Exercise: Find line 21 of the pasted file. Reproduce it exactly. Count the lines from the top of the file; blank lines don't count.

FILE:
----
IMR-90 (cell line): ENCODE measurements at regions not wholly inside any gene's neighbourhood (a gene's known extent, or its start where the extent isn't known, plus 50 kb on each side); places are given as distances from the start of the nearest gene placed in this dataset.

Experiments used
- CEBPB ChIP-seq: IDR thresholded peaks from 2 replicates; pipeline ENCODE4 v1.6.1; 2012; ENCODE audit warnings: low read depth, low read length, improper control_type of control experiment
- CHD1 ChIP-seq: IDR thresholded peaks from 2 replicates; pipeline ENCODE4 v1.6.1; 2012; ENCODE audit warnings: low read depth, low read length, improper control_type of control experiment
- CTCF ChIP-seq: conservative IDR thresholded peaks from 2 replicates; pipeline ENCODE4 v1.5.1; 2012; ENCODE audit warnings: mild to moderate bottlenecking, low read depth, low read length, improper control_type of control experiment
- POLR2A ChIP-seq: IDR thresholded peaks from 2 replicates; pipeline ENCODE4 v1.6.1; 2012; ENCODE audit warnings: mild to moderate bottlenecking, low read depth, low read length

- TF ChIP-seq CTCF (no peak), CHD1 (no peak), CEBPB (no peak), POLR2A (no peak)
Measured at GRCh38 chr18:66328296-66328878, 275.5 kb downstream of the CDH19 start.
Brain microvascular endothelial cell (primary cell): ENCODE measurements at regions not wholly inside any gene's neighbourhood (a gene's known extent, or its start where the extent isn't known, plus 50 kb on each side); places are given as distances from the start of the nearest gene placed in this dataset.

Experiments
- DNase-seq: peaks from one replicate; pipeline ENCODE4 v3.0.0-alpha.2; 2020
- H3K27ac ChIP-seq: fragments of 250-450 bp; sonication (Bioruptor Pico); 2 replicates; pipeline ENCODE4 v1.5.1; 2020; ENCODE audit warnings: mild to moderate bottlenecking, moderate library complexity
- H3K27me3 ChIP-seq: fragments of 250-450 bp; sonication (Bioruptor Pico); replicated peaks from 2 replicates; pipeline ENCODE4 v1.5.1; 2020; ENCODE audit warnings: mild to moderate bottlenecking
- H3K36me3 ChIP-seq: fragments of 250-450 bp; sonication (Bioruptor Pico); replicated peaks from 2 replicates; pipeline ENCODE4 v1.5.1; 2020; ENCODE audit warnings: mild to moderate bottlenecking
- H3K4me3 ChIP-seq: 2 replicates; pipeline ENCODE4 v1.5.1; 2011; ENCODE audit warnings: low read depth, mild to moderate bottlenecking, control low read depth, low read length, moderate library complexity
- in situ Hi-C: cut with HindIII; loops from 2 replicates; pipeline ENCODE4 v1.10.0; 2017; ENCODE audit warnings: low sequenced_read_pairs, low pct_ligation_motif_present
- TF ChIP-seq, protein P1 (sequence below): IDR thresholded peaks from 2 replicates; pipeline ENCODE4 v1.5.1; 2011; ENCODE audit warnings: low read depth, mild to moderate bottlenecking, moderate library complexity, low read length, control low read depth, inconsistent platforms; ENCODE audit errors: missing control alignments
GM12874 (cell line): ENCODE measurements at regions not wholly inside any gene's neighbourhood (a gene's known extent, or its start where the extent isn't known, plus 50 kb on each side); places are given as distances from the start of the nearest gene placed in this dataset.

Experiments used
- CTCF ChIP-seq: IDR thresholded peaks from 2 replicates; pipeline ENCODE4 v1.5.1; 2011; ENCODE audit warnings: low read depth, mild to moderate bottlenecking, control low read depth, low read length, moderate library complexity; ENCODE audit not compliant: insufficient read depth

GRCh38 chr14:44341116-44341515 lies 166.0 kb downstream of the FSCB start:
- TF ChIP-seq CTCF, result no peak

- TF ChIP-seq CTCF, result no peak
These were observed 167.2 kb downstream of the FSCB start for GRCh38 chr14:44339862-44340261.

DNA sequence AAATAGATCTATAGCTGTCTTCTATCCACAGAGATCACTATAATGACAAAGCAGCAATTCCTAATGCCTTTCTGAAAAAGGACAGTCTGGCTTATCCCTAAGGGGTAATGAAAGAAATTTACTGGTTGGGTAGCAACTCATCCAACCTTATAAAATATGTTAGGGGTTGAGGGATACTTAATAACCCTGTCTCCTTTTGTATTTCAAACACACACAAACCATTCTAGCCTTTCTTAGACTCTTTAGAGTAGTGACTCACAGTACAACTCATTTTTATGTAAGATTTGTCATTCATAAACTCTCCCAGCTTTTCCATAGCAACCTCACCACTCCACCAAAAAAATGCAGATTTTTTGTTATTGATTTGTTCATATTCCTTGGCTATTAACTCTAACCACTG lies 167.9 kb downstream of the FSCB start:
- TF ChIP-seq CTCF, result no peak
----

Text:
GRCh38 chr14:44341116-44341515 lies 166.0 kb downstream of the FSCB start: